Napoleon III, Emperor of the French, who had overthrown the Second Republic and established the Second Empire in a coup, had grand imperial ambitions. Exiles from the conservative side of Mexico's previous civil war had whispered in his ear that he might gain glory, and perhaps more importantly, money from engaging in an adventure to overthrow Juarez and his republican allies. Napoleon, readily agreed and dispatched 6,000 men to the country under the command of Count de Lorencez, Charles Latrille. Lorencez was the scion of a minor noble family born in 1814 he had studied Saint-Cyr and graduated in 1832, earning the rank of colonel after service in Algeria. He fought in the Crimea, fighting in the successful French assault on the Malakoff Redoubt earning his rank as a major general.

Facing him would be Ignacio Zaragoza, a republican general who was a confidant of and fiercely loyal to President Juarez. He had under him some 4,000 troops who were a motley assortment of army regulars, militia with odds and ends, and locals with whatever came to hand. They were expecting reinforcements, but they would not arrive in time for the French assault. He did however, prepare to defend the town by positioning his men on two forts that had been built to defend the town in the late civil war. 

Fort Loreto and Fort Guadalupe defended the town of Puebla right along the French line of advance. To capture the town the French would necessarily have to assault these two forts. Knowing he faced a far better armed and more experienced force, Zaragoza dug a trench between the two forts along the saddle of the two hills on which they sat.

The French meanwhile, were quite overconfident in their analysis of their capabilities. The 6,500 men under Lorencez's command were veterans of recent wars in Europe and China, and armed with the latest modern Minie rifles and artillery. Such was his disdain for his Mexican opponents Lorencez declared that his men were “…so superior to the Mexican in terms of race, organization and moral discipline that now at the head of 6,000 soldiers I am the master of Mexico.” Indeed, most observers thought that the French would handily win the upcoming battle.

Overconfident at winning a skirmish with Mexican forces on the 28th of April, as Lorencez's French troops approached Puebla on the 5th of May at a leisurely pace. So overconfident was Lorencez that he decided he would attack the Mexican fortifications head on. His officers attempted to dissuade him from this course of action, but with what he assumed were superior men and weapons, he decided to bull ahead anyways.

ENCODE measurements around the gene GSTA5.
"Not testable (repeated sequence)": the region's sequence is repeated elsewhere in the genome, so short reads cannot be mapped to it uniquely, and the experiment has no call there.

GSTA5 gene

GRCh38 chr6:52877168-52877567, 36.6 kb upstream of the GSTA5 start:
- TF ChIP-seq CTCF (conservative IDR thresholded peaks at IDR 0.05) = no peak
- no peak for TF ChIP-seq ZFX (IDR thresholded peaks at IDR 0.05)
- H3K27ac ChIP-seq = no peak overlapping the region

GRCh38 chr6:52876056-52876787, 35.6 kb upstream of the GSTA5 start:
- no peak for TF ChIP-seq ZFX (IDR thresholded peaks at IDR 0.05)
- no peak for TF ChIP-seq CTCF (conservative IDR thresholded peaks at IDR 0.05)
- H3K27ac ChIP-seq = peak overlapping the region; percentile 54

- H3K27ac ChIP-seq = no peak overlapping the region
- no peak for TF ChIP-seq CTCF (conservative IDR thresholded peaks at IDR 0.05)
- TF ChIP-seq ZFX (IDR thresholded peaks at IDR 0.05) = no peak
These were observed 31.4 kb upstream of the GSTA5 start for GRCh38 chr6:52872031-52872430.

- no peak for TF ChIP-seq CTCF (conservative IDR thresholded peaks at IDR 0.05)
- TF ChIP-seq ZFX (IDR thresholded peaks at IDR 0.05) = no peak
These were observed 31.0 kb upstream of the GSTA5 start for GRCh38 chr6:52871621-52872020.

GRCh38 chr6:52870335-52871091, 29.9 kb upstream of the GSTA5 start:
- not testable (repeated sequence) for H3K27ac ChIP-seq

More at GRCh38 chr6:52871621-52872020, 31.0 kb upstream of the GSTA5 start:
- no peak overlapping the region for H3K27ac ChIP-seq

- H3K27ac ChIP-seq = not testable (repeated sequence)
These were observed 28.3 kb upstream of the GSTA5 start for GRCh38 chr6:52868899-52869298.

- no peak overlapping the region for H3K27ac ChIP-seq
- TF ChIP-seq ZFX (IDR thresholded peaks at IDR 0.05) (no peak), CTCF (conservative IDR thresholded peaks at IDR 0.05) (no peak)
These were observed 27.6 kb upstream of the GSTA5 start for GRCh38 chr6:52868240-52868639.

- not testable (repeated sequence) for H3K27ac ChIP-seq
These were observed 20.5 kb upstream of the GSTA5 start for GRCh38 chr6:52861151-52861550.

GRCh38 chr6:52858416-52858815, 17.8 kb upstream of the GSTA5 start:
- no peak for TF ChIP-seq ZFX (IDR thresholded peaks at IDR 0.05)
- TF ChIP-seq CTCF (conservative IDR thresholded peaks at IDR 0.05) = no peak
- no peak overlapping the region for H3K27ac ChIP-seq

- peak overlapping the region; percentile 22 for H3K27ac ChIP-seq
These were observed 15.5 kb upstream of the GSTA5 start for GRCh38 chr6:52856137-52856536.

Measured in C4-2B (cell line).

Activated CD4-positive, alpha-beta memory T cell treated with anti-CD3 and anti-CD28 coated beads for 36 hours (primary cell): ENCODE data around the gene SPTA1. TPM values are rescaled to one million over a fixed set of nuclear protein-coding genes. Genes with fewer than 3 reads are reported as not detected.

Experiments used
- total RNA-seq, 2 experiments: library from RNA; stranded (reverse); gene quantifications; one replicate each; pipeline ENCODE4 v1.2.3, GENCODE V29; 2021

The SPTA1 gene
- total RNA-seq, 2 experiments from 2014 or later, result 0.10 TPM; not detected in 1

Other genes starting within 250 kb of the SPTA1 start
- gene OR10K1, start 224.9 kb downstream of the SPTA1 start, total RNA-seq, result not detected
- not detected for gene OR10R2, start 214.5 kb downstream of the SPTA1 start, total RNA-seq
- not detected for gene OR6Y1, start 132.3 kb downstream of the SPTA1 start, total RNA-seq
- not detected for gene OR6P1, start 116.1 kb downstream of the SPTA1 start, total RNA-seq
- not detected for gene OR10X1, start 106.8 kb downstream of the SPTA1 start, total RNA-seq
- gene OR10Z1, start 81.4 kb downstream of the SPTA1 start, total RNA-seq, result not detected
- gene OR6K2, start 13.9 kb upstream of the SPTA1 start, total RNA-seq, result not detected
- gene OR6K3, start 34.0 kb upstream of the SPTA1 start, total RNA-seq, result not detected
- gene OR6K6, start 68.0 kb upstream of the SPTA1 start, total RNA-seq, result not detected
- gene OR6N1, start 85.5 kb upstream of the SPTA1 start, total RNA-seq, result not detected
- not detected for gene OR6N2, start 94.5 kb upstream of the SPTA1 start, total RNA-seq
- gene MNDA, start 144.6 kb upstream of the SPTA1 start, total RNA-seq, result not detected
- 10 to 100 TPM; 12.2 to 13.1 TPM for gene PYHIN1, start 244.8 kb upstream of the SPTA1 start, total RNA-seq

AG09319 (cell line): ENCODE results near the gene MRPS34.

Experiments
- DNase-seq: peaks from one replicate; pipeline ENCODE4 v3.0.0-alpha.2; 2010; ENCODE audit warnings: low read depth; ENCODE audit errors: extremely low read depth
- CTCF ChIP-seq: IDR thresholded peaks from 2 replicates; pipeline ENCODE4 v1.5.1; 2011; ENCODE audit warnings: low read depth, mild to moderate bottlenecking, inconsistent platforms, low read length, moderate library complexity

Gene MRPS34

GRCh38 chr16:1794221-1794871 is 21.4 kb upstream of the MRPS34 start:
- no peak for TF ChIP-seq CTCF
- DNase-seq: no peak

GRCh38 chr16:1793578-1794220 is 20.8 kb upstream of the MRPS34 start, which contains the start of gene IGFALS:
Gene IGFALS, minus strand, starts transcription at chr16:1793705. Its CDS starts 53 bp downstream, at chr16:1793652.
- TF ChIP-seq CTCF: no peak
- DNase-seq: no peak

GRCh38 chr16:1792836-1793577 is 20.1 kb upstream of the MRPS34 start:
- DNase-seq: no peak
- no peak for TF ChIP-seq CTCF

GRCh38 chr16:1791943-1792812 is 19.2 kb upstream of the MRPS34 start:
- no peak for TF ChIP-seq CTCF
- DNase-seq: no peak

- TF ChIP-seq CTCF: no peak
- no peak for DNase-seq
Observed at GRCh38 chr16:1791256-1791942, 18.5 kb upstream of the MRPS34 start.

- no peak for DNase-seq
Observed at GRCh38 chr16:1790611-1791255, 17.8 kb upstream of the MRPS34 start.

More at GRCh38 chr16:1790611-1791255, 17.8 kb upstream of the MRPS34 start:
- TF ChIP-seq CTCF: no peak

French cannon began a bombardment of Fort Guadalupe, but poor terrain, and getting too close made it difficult to aim. The defenders were further protected by their trenches and the masonry of the forts. Having fired off over half their ammunition, Lorencez ordered his troops to advance. A glittering array of French Zouaves supported by marines advanced a 12pm noon, only to be driven back by withering Mexican fire from their trenches. Lorencez decided to change his tactics, and this time made a diversionary attack south of Fort Loreto, while again sending his Zouaves up the center covered by marines. This proved more successful and the Zouaves actually managed to rise the tricolor along a section of the Mexican line before being beaten back again. In this action, fierce combat ensued against the French diversionary attack led by Mexican leader Porifio Diaz.

Finally, Lorencez allowed his men to rest and bombarded the Mexican forts again. By 2pm he had used all of his artillery ammunition, but was determined to launch a do or die attack and assembled all of his remaining men to launch an assault. This time the French advanced, making it to the Mexican line and fighting hard, and the battle became a general melee. After an hour of fighting, it began to rain turning the battlefield to mud, and Zaragoza, who could not believe his luck, ordered his cavalry under Diaz to strike the French in the flank. This unexpected attack demoralized the French and inflicted further casualties. Fearing the worst, and seeing no hope of breaching the Mexican lines, Lorencez ordered a withdrawal and dug in for an expected Mexican counterattack which did not immediately materialize.

It was an amazing victory for the Mexican forces. They had lost only 83 killed and a 132 wounded, while inflicting over 700 casualties on the French. In total, the French would lose 462 dead and 300 wounded. A humiliating reversal for French troops, and Zaragosa would say "The national arms have been covered with glory.”

Zaragoza was soon reinforced to a strength of 12,000 men, and while he pursued them and attempted to assault their positions at Orizaba, a French counterattack convinced him to retreat back to Puebla where he would fall ill and pass away a mere four months after his great victory. His incapacity meant that the Mexicans lost the Battle of Cerro del Borrego in June, leaving both armies where they had started. Tragically, their failure to drive the French to the coast meant the French would return with 30,000 men a year later and besiege the town again, and inflict a humiliating defeat on the Mexicans at the Siege of Puebla. A further four years of war would see a short lived French occupation, and finally an expulsion of the puppet monarchy installed by the French.